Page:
Sputnik Monroe
Sputnik Monroe
Birth nameRosco Monroe Merrick
Born(1928-12-18)December 18, 1928
Dodge City, Kansas, U.S.[1]
DiedNovember 3, 2006(2006-11-03) (aged 77)
Florida, U.S.
Professional wrestling career
Ring name(s)Elvis Rock Monroe
Pretty Boy Roque
Rock Monroe
Sputnik Monroe
Billed height5 ft 10 in (178 cm)[1]
Billed weight229 lb (104 kg)[1]
Billed fromWichita, Kansas, U.S.
Trained byJack Nazworthy[1]

Roscoe Monroe Brumbaugh (born Rosco Monroe Merrick; December 18, 1928 – November 3, 2006) better known by his ring name Sputnik Monroe, was an American professional wrestler and civil rights activist.[2] He was a headliner in many territories, and was best known in Memphis, Tennessee, where he and Billy Wicks set an attendance record that lasted until the Monday Night Wars boom period.[3]

Early life

Monroe was born in Dodge City, Kansas. His father was killed in an airplane crash one month before his birth. His formative years were spent living with his grandparents. Later, his mother remarried, and his stepfather, whose last name was Brumbaugh, adopted him at age 17. As a result, Monroe's legal name became Roscoe Monroe Brumbaugh.

He had a brother, Gary "Jet" Monroe, who was his manager during certain parts of his career.[4]

Professional wrestling career

Debuting as "Rock Monroe" in 1945, Monroe began his career by wrestling in travelling carnivals. He changed his name to "Rocky Monroe" in 1949, and adopted the nickname "Sputnik" in 1957 in reference to the Russian satellite Sputnik 1.

Monroe cultivated an "evil" heel gimmick. In a wrestling-related incident he had had an opponent locked in a worked submission hold, and threatened to break his arm. A local sheriff threatened to shoot Sputnik if he did to which Monroe replied that he would hold the opponent until he either gave up or starved to death; he eventually released him when the sheriff counted to three.[5] He drew heat from crowds by describing himself arrogantly as being made of "twisted steel and sex appeal".[6]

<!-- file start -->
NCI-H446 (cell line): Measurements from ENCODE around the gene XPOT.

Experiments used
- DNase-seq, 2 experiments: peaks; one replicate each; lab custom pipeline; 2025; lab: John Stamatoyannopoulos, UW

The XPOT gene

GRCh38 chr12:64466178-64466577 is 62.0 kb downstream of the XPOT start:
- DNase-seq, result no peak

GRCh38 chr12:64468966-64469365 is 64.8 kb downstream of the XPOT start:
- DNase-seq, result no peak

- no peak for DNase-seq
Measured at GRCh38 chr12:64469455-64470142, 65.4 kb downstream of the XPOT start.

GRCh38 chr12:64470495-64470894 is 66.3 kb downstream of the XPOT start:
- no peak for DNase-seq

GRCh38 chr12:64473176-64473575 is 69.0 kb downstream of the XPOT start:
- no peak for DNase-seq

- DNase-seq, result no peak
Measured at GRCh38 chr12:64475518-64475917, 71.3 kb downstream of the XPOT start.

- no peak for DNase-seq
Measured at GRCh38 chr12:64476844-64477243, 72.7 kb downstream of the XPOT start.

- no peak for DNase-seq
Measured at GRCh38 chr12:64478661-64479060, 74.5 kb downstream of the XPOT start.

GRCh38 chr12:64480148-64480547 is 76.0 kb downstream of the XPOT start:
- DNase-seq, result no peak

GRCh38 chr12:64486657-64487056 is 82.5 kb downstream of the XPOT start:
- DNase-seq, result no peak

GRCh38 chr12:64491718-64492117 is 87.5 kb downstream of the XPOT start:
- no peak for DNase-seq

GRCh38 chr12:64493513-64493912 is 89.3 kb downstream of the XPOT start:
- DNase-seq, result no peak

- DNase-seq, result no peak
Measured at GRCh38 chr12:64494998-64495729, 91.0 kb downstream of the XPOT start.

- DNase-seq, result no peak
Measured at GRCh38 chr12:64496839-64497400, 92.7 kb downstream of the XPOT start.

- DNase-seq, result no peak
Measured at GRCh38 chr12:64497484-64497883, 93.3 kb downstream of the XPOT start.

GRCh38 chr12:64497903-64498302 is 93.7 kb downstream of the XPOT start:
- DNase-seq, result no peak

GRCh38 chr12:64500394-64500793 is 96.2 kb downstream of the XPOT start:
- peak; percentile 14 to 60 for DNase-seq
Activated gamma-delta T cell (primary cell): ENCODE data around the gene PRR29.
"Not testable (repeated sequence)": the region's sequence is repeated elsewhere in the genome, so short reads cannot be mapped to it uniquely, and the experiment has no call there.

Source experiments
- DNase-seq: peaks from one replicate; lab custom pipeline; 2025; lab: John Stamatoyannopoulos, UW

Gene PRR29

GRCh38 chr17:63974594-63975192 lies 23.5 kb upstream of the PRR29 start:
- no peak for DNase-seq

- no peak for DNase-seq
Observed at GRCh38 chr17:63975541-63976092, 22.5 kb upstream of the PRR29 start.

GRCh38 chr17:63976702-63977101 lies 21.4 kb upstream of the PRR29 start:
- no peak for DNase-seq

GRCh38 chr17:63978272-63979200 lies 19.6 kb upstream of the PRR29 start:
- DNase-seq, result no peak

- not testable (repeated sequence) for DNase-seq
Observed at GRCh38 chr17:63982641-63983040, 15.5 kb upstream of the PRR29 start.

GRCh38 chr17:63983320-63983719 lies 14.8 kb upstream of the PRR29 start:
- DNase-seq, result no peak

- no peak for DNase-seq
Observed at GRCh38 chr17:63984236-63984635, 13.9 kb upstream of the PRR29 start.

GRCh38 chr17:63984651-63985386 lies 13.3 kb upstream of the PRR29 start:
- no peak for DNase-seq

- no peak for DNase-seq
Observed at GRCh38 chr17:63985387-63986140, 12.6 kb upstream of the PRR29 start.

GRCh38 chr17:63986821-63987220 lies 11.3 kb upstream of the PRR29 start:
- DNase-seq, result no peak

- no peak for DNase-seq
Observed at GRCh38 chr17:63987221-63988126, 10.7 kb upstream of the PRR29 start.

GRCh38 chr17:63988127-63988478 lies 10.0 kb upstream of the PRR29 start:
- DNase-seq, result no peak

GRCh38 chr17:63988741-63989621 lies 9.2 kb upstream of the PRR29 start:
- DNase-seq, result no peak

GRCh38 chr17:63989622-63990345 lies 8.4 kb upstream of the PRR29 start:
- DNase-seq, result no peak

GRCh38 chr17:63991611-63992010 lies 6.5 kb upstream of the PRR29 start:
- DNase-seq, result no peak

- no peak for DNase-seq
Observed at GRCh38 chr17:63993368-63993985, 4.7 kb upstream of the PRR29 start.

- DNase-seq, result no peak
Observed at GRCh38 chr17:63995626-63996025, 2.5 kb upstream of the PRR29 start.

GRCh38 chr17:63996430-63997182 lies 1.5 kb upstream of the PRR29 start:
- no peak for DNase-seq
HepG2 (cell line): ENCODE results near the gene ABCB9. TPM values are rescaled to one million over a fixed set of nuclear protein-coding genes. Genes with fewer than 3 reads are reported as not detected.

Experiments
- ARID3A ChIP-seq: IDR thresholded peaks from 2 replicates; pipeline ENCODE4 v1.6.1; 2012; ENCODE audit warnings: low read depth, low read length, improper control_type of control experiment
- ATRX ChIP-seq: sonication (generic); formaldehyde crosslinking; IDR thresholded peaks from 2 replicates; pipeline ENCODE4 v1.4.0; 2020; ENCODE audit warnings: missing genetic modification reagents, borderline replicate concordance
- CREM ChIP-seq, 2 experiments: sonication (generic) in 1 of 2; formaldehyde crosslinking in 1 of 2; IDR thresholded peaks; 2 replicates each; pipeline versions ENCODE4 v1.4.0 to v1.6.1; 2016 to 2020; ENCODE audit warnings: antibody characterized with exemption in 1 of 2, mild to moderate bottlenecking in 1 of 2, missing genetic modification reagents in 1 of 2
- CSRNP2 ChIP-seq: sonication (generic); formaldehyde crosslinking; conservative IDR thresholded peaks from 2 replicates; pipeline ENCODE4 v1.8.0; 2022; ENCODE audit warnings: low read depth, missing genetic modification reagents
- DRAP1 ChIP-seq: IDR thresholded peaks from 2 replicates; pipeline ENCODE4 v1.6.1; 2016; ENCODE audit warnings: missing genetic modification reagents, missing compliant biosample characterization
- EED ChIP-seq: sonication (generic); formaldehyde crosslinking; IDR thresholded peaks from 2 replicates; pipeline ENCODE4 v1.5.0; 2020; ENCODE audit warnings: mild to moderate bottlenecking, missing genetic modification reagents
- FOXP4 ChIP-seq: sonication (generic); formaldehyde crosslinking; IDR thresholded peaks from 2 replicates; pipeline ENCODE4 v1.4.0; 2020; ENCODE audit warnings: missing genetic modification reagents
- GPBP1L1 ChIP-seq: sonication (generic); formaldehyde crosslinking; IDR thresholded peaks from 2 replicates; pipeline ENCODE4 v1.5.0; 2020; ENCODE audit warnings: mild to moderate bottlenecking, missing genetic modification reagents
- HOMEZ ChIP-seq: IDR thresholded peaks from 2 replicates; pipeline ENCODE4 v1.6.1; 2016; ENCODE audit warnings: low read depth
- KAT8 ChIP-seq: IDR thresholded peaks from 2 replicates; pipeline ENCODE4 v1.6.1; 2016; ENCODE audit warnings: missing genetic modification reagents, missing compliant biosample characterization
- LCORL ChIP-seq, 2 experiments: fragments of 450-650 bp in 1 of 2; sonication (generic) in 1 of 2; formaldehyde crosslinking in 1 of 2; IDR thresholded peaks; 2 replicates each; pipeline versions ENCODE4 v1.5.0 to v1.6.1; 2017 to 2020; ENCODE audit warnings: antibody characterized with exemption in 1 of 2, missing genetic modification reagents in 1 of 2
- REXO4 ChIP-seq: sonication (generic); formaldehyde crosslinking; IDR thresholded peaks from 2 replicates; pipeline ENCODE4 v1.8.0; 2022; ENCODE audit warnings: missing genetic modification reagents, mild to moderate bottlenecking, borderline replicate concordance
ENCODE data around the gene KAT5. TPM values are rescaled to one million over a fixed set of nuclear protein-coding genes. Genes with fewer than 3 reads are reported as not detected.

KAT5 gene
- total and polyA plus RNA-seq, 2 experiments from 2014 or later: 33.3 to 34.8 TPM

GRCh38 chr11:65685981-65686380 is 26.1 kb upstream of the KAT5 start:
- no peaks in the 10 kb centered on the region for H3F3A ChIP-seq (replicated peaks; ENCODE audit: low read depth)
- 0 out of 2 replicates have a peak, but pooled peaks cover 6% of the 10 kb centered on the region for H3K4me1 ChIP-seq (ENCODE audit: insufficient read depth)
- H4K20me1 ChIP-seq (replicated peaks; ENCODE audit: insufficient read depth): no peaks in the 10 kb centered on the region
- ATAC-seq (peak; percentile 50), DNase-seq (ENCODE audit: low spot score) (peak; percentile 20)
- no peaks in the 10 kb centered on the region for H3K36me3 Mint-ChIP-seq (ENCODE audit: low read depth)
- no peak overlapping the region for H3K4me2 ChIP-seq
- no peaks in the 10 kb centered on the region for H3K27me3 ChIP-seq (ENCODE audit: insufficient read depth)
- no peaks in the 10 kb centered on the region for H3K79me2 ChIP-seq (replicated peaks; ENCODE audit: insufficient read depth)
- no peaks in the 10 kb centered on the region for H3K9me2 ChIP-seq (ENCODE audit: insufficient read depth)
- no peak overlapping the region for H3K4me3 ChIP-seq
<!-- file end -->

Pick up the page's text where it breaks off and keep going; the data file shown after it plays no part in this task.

In 1957, while driving to a wrestling show in Alabama, Monroe became tired and invited a black hitchhiker he met at a gas station to take the wheel. Upon arriving at the arena, Monroe placed his arm around the man, which drew a chorus of boos and insults from the white crowd; in response to this Monroe kissed the man on the cheek.[6] Monroe would later use this underlying racism as a promotional tactic and become a noteworthy figure in Memphis cultural history. During a period where legal segregation was the norm at public events, and during a general decline in the popularity of professional wrestling, Monroe recognized that the segregated wrestling shows (whites sat in floor seats while blacks were required to sit in the balcony)[7][8] were not properly marketing to black fans. The witty, flamboyant Monroe began dressing up in a purple gown and carrying a diamond tipped cane and drinking in traditionally black bars in the black area of Memphis, where he would openly socialize with black patrons and hand out tickets to his wrestling shows.[6] As a result of this, he was frequently arrested by police on a variety of vague, trumped up charges, such as mopery.[6] In each case, he would then hire a black attorney and appear in court, pay a small fine, and immediately resume the behavior that resulted in his prior arrests. Due to this, and in spite of the fact that he was a heel at the time, his popularity soared among the black community. At his shows, although floor seats in arenas would be half empty with white patrons, the balcony would be packed to capacity with black patrons with many others unable to enter due to the balcony selling out.[9]

Monroe, having become the biggest wrestling draw in the territory, soon refused to perform unless patrons, regardless of their race, were allowed to sit in any seat at the Ellis Auditorium.[6] As a result, the promoter was obliged to desegregate his wrestling shows, which then completely sold out with Monroe's black fans, in some cases over 15,000 at a time,[6] filling the auditorium. Soon, other Southern sporting events, recognizing the enormous financial benefits, began to desegregate as well.[9]